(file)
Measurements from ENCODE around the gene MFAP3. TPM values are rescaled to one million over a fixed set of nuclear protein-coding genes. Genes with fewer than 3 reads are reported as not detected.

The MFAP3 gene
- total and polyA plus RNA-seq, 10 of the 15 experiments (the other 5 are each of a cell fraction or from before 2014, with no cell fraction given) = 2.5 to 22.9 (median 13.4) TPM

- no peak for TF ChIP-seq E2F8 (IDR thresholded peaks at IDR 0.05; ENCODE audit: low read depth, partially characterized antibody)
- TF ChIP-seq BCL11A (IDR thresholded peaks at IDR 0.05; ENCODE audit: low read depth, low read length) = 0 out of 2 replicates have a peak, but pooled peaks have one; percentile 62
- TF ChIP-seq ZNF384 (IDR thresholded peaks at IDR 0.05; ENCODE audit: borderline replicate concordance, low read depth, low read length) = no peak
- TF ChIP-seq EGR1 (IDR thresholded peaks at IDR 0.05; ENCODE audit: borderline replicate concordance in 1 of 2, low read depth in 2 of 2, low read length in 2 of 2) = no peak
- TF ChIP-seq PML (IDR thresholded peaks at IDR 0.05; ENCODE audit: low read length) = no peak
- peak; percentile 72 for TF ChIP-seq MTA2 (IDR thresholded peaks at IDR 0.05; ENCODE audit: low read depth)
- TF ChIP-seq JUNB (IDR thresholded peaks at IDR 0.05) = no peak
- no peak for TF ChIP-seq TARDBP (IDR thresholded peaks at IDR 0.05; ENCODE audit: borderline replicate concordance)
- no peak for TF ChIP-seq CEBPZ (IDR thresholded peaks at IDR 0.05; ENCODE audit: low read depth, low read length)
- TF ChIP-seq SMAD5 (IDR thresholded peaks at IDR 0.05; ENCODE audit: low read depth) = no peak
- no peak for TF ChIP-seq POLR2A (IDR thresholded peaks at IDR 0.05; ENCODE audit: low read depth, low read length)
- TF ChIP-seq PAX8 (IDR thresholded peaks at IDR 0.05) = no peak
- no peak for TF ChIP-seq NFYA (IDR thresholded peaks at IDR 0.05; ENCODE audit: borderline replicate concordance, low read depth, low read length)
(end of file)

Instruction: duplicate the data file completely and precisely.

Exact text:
Measurements from ENCODE around the gene MFAP3. TPM values are rescaled to one million over a fixed set of nuclear protein-coding genes. Genes with fewer than 3 reads are reported as not detected.

The MFAP3 gene
- total and polyA plus RNA-seq, 10 of the 15 experiments (the other 5 are each of a cell fraction or from before 2014, with no cell fraction given) = 2.5 to 22.9 (median 13.4) TPM

- no peak for TF ChIP-seq E2F8 (IDR thresholded peaks at IDR 0.05; ENCODE audit: low read depth, partially characterized antibody)
- TF ChIP-seq BCL11A (IDR thresholded peaks at IDR 0.05; ENCODE audit: low read depth, low read length) = 0 out of 2 replicates have a peak, but pooled peaks have one; percentile 62
- TF ChIP-seq ZNF384 (IDR thresholded peaks at IDR 0.05; ENCODE audit: borderline replicate concordance, low read depth, low read length) = no peak
- TF ChIP-seq EGR1 (IDR thresholded peaks at IDR 0.05; ENCODE audit: borderline replicate concordance in 1 of 2, low read depth in 2 of 2, low read length in 2 of 2) = no peak
- TF ChIP-seq PML (IDR thresholded peaks at IDR 0.05; ENCODE audit: low read length) = no peak
- peak; percentile 72 for TF ChIP-seq MTA2 (IDR thresholded peaks at IDR 0.05; ENCODE audit: low read depth)
- TF ChIP-seq JUNB (IDR thresholded peaks at IDR 0.05) = no peak
- no peak for TF ChIP-seq TARDBP (IDR thresholded peaks at IDR 0.05; ENCODE audit: borderline replicate concordance)
- no peak for TF ChIP-seq CEBPZ (IDR thresholded peaks at IDR 0.05; ENCODE audit: low read depth, low read length)
- TF ChIP-seq SMAD5 (IDR thresholded peaks at IDR 0.05; ENCODE audit: low read depth) = no peak
- no peak for TF ChIP-seq POLR2A (IDR thresholded peaks at IDR 0.05; ENCODE audit: low read depth, low read length)
- TF ChIP-seq PAX8 (IDR thresholded peaks at IDR 0.05) = no peak
- no peak for TF ChIP-seq NFYA (IDR thresholded peaks at IDR 0.05; ENCODE audit: borderline replicate concordance, low read depth, low read length)